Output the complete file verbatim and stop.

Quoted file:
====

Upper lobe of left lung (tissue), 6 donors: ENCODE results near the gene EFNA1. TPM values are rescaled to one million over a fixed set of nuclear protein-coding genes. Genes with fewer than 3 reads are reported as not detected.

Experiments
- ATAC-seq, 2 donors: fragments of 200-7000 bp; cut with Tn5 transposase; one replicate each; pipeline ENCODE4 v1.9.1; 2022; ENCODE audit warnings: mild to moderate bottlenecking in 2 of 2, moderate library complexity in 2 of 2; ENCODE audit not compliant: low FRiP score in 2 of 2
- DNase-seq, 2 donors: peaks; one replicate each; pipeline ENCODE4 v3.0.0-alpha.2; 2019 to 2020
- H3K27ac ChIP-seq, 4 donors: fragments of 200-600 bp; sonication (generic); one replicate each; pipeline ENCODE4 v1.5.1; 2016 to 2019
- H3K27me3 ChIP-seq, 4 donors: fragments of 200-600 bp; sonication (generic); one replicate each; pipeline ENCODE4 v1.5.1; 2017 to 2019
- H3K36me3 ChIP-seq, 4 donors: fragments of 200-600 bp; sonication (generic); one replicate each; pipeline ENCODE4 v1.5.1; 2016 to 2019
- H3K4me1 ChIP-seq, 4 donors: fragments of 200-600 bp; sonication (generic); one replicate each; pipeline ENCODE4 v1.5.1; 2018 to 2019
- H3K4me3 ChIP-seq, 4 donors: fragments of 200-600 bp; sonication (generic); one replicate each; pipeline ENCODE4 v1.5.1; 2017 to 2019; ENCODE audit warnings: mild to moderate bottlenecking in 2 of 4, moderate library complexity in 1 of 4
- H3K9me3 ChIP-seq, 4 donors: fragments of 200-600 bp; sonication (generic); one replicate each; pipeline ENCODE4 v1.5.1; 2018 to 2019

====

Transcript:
Upper lobe of left lung (tissue), 6 donors: ENCODE results near the gene EFNA1. TPM values are rescaled to one million over a fixed set of nuclear protein-coding genes. Genes with fewer than 3 reads are reported as not detected.

Experiments
- ATAC-seq, 2 donors: fragments of 200-7000 bp; cut with Tn5 transposase; one replicate each; pipeline ENCODE4 v1.9.1; 2022; ENCODE audit warnings: mild to moderate bottlenecking in 2 of 2, moderate library complexity in 2 of 2; ENCODE audit not compliant: low FRiP score in 2 of 2
- DNase-seq, 2 donors: peaks; one replicate each; pipeline ENCODE4 v3.0.0-alpha.2; 2019 to 2020
- H3K27ac ChIP-seq, 4 donors: fragments of 200-600 bp; sonication (generic); one replicate each; pipeline ENCODE4 v1.5.1; 2016 to 2019
- H3K27me3 ChIP-seq, 4 donors: fragments of 200-600 bp; sonication (generic); one replicate each; pipeline ENCODE4 v1.5.1; 2017 to 2019
- H3K36me3 ChIP-seq, 4 donors: fragments of 200-600 bp; sonication (generic); one replicate each; pipeline ENCODE4 v1.5.1; 2016 to 2019
- H3K4me1 ChIP-seq, 4 donors: fragments of 200-600 bp; sonication (generic); one replicate each; pipeline ENCODE4 v1.5.1; 2018 to 2019
- H3K4me3 ChIP-seq, 4 donors: fragments of 200-600 bp; sonication (generic); one replicate each; pipeline ENCODE4 v1.5.1; 2017 to 2019; ENCODE audit warnings: mild to moderate bottlenecking in 2 of 4, moderate library complexity in 1 of 4
- H3K9me3 ChIP-seq, 4 donors: fragments of 200-600 bp; sonication (generic); one replicate each; pipeline ENCODE4 v1.5.1; 2018 to 2019